Veteran Paul Nemenz recalls his time in Vietnam.
Mallory Rogers / For the Observer-Reporter
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As a veteran of the Vietnam War, Paul Nemenz has occasionally felt like a lost soul.
He proudly fought for his country, and says he would do it again “in a heartbeat,” even though his fellow Americans haven’t exactly done such a bang-up job returning the favor.
“There were no parades for us. They spat in our face,” Paul said as he recounted the horror on the battlefield as well as the homefront upon the troops’ return.
Both experiences helped chart the course his life would take. Paul became depressed, and he later turned to alcohol.
For the past several years, Paul’s been living on the streets of Washington, finding shelter in doorways, alleys and bushes. He’s slept in the gazebo at Courthouse Square, he’s “camped out” with friends, bare tree limbs offering no protection from the frigid elements, and he’s stayed a few winter nights at the City Mission.
“You don’t easily forget seeing people falling and dying around you. There’s a very real chance of your being killed. We were boys, we were kids. I don’t think I was so afraid, ever,” said Paul, his voice cracking with emotion as tears freely flowed down his clean-shaven cheeks.
Paul was a corpsman in the U.S. Navy from 1968 to 1972. He trained with Navy SEALs and served as a battlefield paramedic, stabilizing injured soldiers until they could be flown from the battlefield.
“Those of us who were not wounded physically were wounded mentally. A lot of us still carry those scars to this day,” Paul said. “There are a lot of men today, vets like myself, who are out there on the street. It’s like their country forgot about them.”
Although Paul is very candid about his life, he would not reveal how he became homeless, except to say, “I made a mistake, a poor judgment. It was a costly one.”
Paul was born Dec. 10, 1947, in Wilkinsburg, the youngest of three children. Paul said his father was a lawyer, and his mother was a homemaker.
“I grew up in a very loving, caring family,” he said. “Mom was always there. I could walk through the door, and there she would be. No matter what the hour, if it was dark, or I was sick, mom always came. I remember her running her fingers through her hair, and how she’d kiss me on the cheek. I loved my dad, but I adored my mother.”
Paul has two older sisters, but he wasn’t extremely close with either one. The oldest was 14 years old when Paul was born and had already established herself as fairly independent. There is seven years’ difference between Paul and his other sister.
When Paul was a senior in high school, the family moved to a house they had built in Upper St. Clair. He played football and baseball. He loved his football coach, who taught him about life and the importance of playing as a team. His coach made such an impression that Paul has always wanted to help youth.
“I want to be a positive influence in their lives, leave them with a good feeling about themselves,” Paul said. “I would like to tell them to be true to yourself. Just being you is OK. That’s what somebody did for me. Somebody took the time for me. That’s what’s so important: just to listen, just to care about someone. It means so much to listen.”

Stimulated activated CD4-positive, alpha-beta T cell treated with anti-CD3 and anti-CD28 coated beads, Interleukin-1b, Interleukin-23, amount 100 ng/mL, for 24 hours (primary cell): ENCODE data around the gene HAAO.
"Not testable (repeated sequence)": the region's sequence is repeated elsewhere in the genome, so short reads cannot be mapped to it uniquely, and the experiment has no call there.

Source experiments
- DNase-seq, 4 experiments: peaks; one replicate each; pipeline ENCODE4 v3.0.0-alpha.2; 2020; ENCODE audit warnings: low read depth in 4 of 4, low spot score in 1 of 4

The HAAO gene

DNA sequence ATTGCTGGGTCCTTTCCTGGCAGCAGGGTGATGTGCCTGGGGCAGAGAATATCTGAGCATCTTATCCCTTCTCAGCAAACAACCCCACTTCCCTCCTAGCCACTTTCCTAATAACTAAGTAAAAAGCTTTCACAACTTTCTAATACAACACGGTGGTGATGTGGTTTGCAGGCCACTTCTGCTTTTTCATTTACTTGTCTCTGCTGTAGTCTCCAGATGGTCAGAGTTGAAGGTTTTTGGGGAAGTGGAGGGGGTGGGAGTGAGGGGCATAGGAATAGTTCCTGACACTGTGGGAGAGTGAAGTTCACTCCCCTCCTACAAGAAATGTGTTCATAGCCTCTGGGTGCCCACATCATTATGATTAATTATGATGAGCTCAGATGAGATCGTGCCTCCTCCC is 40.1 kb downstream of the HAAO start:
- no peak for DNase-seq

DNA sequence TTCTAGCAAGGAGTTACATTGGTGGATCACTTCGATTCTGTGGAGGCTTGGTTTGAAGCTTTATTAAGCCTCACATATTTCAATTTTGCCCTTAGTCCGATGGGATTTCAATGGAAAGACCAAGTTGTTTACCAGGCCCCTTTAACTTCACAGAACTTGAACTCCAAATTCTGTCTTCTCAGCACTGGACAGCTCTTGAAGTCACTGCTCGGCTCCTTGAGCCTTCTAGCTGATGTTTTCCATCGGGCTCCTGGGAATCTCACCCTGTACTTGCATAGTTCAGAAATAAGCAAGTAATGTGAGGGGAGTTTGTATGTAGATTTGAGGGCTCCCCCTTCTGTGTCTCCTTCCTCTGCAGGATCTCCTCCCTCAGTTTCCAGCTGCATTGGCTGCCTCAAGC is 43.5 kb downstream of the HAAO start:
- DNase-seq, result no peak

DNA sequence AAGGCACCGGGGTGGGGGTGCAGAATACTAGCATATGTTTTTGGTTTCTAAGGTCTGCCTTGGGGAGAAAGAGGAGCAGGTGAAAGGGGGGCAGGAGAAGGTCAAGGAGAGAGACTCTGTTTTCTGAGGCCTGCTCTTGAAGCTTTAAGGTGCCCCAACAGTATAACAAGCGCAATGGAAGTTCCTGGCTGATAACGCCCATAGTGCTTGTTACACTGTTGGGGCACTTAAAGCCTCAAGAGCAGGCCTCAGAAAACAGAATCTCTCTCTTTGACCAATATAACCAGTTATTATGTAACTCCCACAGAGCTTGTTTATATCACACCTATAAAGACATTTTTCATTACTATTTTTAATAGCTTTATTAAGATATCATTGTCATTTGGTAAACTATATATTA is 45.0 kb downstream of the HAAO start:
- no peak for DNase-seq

Not long after Paul returned from the war, his father died. He was 67 years old. It was Good Friday, and the family had planned to celebrate Easter. Instead, they buried Andrew Nemenz.
“I started to drink after my dad died. I thought it was an answer to dealing with my pain,” Paul said.
He moved out of his apartment and in with his mother. “I did what I felt was the right thing to do. Family comes first. You always put your family first,” he said.
Then his mother suffered a stroke, and she was moved to an assisted living facility in Bridgeville. Paul and his sisters sold the family’s house, and Paul moved to South Fayette to be closer to his mother.
In 1996, after his mother died, Paul headed to Washington.
“When my mom died, it pushed me over the edge,” he said. “Depression became a real issue for me at that point.”
Paul worked a variety of odd jobs for a while, but now he spends most of his time with friends and at the Circle Center in Washington, a consumer-operated drop-in center for adults with mental illness.
He also has found great comfort in writing poetry, and his work speaks volumes about his life and personality. He has participated in the Poetry and Fine Art Show sponsored by AMI Inc. of Washington-Greene counties, a full-service rehabilitation center licensed by the Office of Mental Health and Substance Abuse Services. The event is designed, Paul said, “to show people we’re people like everyone else. We laugh. We cry. We have talents. We have gifts. We just have issues.”
He captured first place for his poem “Hands.”
“It’s just an outlet for me, just to see if I could do it,” he said. “Everything I write is just writing what comes from the heart. God gives me the inspiration. I just put it on paper.”
Despite the streets he’s traveled, Paul feels fortunate to be where he is today. He has no permanent housing, but he’s quite content. He recently scored what he calls a “huge victory” when he obtained medical insurance, and he is surrounded by a faithful group of friends and homeless companions.
“I never thought I’d be in this situation. It is difficult at times. But because of this place (Circle Center), WeCare and my faith, there is hope,” he said. “I have a great circle of friends. I have my WeCare family. I love you all to death. I thank God every day I have you, just knowing that you’re here, just knowing that you care.
“There are people I love and who love me back. That gives me hope. It spurs me on. I lost the battle, but I ain’t lost the war. Victory is at hand.”